Movie Review: Ex-con kid looks for a fresh start in Baltimore’s “Soller’s Point”

sollers1.jpg

Deliberate aimlessness is the narrative goal of “Sollers Point,” an intimate, gritty and meandering character study built around a charismatic turn by leading man McCaul Lombardi.

The film follows his character, Keith, through a month or so of trying to get his life back on track after a stint in stir, followed by months of house arrest.

The mild-mannered (so we think) ex-con is back under the same roof as his old man (Jim Belushi) because his ex (Zazie Beetz) is done with him. And she’s not giving his dog back.

The hood rats he used to run with (Kazy Tauginas, Tom Guiry) are “here for you, dog.” But he doesn’t want that, and that’s not what they want to hear. 

So he’s got to get a fresh hustle on, round up some scrap metal to sell, borrow a truck to haul that scrap, check in with his old drug dealer/pal (Brieyon Bell-El) to see if he can get back into distributing. Which he does, even though everybody short-changes him and one middle-aged junkie’s sob story (Alyssa Bresnahan, terrific) ought to be enough to change his mind. 

Grandma “Ladybug” (Lynn Cohen) and big sister Kate (Marin Ireland) are here for moral support.

Exes and might-be-future-exes abound, run-ins with the gang show Keith’s temper. And the cute old houses and neon underbelly of working class Baltimore are put on display. Baltimore’s favorite son, John Waters and TV’s “The Wire” have nothing on “Sollers” writer-director Matthew Porterfield (“I Used to be Darker”) in the sunny but sordidly scenic Baltimore department.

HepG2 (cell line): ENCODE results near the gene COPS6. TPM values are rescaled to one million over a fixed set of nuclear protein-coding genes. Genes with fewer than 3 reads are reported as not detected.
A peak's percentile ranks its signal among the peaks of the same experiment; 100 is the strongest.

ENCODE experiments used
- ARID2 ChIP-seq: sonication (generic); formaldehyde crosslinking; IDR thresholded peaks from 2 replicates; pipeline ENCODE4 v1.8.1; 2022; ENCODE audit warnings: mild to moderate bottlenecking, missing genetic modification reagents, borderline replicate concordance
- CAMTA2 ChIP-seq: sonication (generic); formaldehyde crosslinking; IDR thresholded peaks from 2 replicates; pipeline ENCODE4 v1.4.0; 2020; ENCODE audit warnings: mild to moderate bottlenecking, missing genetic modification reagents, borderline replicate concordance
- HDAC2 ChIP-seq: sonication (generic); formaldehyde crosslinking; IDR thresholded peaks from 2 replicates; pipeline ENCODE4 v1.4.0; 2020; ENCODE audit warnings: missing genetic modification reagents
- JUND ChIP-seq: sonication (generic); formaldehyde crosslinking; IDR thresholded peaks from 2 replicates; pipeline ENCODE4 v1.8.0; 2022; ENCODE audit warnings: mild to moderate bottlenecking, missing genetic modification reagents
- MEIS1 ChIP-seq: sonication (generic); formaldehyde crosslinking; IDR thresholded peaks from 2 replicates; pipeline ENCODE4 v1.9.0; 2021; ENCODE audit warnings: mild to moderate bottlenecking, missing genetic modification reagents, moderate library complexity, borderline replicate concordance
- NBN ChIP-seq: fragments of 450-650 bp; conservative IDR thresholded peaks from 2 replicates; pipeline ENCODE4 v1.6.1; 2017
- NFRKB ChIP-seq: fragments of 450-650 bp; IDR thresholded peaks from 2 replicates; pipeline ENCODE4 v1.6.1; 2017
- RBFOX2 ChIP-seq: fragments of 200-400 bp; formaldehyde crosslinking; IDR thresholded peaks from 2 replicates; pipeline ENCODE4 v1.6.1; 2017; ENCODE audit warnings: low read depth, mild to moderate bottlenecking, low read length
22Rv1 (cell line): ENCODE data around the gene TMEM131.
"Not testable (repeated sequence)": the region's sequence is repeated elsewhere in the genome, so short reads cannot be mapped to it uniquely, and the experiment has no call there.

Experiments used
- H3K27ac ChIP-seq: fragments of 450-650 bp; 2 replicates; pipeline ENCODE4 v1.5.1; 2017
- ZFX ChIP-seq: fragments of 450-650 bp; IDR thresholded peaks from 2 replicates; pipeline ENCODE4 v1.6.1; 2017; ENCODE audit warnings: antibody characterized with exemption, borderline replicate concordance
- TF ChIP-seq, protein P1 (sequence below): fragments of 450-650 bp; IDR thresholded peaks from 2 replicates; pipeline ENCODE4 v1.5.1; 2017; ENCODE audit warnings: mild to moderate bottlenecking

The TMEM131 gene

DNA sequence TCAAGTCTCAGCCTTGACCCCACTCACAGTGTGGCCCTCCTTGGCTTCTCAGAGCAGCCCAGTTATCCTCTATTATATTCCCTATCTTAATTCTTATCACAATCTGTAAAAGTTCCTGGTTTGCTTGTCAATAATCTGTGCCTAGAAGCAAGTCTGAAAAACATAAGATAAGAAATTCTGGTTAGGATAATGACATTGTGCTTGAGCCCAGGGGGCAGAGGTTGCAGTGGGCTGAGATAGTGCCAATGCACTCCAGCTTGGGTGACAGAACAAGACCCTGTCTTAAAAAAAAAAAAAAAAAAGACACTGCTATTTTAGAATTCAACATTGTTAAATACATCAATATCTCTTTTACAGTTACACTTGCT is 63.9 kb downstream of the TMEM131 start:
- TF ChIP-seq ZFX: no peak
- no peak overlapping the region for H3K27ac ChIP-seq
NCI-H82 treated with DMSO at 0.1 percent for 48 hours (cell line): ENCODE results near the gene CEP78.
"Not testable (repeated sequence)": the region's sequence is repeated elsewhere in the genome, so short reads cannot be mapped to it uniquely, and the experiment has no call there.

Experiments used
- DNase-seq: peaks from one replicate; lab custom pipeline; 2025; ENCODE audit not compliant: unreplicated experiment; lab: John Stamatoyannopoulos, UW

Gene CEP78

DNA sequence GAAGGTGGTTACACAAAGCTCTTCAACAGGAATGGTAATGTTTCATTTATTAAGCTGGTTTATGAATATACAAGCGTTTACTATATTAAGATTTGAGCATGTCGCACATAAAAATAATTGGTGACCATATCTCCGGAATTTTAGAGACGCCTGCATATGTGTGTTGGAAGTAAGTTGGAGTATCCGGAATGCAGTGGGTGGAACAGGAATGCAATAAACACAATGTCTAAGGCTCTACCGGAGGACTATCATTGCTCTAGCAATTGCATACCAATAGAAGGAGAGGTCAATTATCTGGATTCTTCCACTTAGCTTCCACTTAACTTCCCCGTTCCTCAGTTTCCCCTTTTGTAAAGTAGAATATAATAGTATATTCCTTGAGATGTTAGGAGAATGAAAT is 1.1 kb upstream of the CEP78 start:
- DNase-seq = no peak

sollers3

Periodic fights with the one gang member (Guiry) who won’t let it go mean that eventually, Keith will have to go to the kingpin, named “Mom” (Michael Rogers) to beg for a little relief. Porterfield’s instincts fail him here, because if there’s one thing the movies don’t need more of, it’s nitwit philosopher gang leaders.

“Deeds and actions are a mirror,” is the most coherent thing Mom says in a long lecture that brings the film to a full stop. A movie this slow doesn’t need that.

But for all the set-piece scenes, the empty (in broad daylight) streets and theatrical quality of Keith’s cross-city odyssey, Porterfield gives us characters we believe (generally) and situations that look lived-in. An old man’s poker game may be a movie cliche, but keeping a blown line in the final cut lends authenticity to the patter. Real people stumble over their words.

“Stop cryin’!”

“Who’s TRYin’?”

Lombardi, yes he’s descended from the legendary football coach, holds the screen with ease and carries the picture along on Keith’s travels. He has the advantage of looking like a punk, one with movie-star eyes. He keeps Keith’s secrets and barely hints at the problems that ran him afoul of the law before it’s too late, we’ve already emotionally invested in his redemption.

The supporting ladies — Beetz and Bresnahan, Cohen, Everleigh Brenner and Imani Hakim (Flings?) and Maya Martinez (another possible fling) are interesting enough to warrant more scenes and a more central place in the plot.

But again, “Sollers Point” isn’t really about the plot, or advancing it. It’s all about the place, the sorts of people in it and the good and bad support systems that could sink or swim our hero. Thanks to Lombardi, we stick around for the answer.

2half-star6

MPAA Rating: R for pervasive language, drug content, and some sexual material

Cast: McCaul Lombardi, Jim Belushi, Zazi Beetz, Imani Hakim, Alyssa Bresnahan, Tom Guiry

Credits:Written and directed by Matthew Porterfield. An Oscilloscope Labs release.

Running time: 1:42

Advertisements
This entry was posted in Reviews, previews, profiles and movie news. Bookmark the permalink.